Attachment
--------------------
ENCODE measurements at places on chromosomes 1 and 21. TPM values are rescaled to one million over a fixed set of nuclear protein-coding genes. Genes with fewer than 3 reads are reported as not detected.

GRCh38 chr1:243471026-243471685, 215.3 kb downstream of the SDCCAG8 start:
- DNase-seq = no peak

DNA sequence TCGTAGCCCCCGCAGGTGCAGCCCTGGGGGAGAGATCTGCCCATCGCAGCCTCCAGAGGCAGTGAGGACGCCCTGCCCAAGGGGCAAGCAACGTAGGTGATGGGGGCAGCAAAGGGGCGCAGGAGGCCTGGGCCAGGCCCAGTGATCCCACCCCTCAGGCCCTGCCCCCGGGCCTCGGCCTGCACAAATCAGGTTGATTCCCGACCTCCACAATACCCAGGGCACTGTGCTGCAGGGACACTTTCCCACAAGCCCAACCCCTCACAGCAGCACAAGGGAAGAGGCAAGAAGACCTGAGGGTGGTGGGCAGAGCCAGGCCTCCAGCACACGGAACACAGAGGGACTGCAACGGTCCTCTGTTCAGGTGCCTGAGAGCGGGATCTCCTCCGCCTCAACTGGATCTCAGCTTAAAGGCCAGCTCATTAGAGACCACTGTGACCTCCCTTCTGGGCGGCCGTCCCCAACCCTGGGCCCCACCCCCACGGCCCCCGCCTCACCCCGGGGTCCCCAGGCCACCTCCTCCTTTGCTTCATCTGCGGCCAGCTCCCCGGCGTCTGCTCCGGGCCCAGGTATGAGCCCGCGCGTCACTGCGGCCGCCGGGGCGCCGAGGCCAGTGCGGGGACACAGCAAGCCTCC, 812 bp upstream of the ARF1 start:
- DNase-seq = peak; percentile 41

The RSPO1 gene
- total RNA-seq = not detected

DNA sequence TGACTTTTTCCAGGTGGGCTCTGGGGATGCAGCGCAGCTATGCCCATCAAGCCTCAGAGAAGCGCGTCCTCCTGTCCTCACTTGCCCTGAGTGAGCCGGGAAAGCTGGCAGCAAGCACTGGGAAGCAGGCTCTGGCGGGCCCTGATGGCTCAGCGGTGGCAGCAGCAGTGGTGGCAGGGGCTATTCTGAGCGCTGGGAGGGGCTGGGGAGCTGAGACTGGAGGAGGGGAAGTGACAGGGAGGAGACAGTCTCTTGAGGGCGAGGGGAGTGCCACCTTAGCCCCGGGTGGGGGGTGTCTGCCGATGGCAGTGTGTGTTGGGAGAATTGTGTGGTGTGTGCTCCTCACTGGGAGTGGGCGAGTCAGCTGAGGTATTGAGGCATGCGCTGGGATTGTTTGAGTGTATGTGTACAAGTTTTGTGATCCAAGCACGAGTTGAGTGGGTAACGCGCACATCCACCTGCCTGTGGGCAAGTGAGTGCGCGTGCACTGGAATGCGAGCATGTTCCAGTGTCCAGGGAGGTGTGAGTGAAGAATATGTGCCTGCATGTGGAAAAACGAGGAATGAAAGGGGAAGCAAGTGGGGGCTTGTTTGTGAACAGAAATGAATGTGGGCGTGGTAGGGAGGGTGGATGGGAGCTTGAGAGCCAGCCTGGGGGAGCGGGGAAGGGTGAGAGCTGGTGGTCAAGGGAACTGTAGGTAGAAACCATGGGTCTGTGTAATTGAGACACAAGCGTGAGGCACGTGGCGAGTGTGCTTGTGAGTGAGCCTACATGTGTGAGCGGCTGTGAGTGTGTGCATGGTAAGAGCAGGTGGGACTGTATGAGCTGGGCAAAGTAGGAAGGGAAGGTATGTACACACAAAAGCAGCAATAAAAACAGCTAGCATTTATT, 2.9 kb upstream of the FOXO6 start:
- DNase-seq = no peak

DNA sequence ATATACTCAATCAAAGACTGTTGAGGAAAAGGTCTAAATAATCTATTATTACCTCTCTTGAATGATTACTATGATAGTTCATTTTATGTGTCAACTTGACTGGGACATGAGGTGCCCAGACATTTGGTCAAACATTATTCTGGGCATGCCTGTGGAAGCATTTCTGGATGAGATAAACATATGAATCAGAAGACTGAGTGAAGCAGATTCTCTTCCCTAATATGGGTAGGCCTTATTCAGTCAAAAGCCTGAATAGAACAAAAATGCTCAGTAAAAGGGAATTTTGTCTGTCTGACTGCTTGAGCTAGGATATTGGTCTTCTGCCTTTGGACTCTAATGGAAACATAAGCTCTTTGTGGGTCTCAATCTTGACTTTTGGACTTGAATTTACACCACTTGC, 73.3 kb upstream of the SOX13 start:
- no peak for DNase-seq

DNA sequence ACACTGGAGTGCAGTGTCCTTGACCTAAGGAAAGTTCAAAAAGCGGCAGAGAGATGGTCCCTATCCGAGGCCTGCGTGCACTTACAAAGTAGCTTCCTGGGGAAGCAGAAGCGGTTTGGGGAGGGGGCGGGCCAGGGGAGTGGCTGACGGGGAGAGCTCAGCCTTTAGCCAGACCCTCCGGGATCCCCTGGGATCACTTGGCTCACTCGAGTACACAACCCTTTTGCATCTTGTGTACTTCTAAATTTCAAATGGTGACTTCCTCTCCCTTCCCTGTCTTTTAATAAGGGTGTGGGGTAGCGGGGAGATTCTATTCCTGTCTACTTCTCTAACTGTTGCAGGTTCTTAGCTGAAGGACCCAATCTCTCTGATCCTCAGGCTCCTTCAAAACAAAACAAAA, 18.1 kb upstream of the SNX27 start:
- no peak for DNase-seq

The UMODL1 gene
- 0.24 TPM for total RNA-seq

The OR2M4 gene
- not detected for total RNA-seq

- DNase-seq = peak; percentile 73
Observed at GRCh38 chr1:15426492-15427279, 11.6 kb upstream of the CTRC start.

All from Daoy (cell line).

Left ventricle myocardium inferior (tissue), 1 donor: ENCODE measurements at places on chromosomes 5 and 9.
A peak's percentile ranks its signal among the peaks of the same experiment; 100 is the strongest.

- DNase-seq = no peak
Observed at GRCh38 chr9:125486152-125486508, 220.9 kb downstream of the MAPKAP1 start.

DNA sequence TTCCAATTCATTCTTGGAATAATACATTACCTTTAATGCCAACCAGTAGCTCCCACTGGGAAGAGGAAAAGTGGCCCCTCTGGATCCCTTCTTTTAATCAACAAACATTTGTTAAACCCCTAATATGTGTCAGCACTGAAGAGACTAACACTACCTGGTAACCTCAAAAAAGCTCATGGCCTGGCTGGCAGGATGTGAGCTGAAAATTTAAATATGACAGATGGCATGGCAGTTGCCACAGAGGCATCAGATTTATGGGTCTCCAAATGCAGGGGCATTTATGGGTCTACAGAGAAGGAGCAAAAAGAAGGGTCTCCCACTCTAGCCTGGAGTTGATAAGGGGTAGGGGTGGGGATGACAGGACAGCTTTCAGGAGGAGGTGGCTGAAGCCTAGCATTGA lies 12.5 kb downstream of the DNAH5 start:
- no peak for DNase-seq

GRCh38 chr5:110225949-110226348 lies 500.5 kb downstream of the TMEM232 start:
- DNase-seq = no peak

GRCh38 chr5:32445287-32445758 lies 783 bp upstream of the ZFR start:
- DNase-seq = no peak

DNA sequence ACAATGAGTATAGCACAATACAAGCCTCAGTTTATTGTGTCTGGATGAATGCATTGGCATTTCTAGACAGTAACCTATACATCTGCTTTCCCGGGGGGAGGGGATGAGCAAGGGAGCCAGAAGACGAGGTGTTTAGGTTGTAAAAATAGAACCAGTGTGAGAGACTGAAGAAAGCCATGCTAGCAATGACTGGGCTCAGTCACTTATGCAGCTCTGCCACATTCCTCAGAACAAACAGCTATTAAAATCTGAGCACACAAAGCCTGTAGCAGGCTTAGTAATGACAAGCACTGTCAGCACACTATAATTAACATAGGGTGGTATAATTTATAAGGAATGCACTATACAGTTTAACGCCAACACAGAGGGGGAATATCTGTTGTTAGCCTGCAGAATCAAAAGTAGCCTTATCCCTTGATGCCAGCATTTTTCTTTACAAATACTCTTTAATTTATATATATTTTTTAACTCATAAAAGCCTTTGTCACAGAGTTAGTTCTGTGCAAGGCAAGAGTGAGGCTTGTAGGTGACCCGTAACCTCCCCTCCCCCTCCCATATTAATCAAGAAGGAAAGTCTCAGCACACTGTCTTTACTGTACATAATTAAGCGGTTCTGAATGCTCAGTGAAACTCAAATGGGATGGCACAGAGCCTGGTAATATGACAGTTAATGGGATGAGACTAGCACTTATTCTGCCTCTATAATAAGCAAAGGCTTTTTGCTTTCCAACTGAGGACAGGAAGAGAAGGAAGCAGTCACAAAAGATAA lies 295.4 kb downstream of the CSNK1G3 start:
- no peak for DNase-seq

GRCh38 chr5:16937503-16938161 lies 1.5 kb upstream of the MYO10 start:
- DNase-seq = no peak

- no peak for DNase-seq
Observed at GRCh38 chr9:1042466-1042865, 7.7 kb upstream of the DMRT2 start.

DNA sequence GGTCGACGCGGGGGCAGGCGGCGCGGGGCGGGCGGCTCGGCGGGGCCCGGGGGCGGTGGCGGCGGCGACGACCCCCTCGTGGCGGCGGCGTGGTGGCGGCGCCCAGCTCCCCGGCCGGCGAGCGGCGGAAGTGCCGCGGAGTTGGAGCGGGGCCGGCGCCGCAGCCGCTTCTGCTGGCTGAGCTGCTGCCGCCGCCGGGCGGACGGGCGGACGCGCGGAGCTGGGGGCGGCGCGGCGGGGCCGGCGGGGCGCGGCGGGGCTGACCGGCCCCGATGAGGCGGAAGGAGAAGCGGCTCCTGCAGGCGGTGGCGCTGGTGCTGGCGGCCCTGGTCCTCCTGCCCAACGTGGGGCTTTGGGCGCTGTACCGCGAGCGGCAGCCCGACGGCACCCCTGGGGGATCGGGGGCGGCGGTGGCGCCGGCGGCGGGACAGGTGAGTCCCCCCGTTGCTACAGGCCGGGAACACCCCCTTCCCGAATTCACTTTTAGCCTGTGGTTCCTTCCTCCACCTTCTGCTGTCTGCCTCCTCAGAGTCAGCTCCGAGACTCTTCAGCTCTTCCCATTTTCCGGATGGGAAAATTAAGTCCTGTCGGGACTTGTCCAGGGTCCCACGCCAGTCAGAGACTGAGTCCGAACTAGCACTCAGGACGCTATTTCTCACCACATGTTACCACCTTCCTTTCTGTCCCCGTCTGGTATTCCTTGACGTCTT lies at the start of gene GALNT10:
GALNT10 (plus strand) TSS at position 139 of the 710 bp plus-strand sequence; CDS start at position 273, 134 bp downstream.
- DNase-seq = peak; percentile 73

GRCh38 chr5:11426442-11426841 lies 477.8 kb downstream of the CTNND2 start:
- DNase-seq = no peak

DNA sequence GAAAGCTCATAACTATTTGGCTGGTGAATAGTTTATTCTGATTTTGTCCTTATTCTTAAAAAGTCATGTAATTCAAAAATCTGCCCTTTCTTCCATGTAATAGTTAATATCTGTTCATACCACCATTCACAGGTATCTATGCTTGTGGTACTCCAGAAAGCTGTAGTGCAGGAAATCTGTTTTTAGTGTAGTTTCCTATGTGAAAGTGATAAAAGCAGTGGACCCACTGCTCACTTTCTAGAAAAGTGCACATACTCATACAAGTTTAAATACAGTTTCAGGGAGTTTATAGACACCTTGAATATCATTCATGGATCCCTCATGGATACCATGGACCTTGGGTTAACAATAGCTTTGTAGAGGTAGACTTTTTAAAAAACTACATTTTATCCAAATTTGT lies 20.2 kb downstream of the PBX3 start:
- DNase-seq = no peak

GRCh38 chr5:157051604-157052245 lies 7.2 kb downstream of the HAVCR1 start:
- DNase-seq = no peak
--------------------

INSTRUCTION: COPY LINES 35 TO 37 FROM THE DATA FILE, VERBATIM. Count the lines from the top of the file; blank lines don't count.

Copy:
- no peak for DNase-seq
Observed at GRCh38 chr9:1042466-1042865, 7.7 kb upstream of the DMRT2 start.

DNA sequence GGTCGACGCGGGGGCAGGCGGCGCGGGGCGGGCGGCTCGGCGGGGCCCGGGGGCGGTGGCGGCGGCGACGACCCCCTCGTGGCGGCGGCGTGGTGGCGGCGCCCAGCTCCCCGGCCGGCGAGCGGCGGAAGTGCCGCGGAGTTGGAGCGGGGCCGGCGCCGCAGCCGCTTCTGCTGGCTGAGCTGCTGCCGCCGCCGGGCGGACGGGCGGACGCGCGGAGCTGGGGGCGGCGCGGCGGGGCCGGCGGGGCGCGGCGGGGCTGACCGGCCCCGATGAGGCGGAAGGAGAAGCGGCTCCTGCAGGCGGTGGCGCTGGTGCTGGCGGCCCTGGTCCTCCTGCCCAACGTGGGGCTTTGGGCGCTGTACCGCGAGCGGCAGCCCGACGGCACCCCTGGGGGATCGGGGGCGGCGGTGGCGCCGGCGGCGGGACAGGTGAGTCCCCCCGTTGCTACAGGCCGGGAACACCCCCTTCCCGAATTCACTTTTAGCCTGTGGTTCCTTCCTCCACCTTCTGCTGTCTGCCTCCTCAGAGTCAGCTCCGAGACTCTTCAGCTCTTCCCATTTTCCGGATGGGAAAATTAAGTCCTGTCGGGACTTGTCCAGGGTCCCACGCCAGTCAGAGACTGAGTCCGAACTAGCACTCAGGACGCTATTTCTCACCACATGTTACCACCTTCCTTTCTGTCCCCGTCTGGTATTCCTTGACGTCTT lies at the start of gene GALNT10: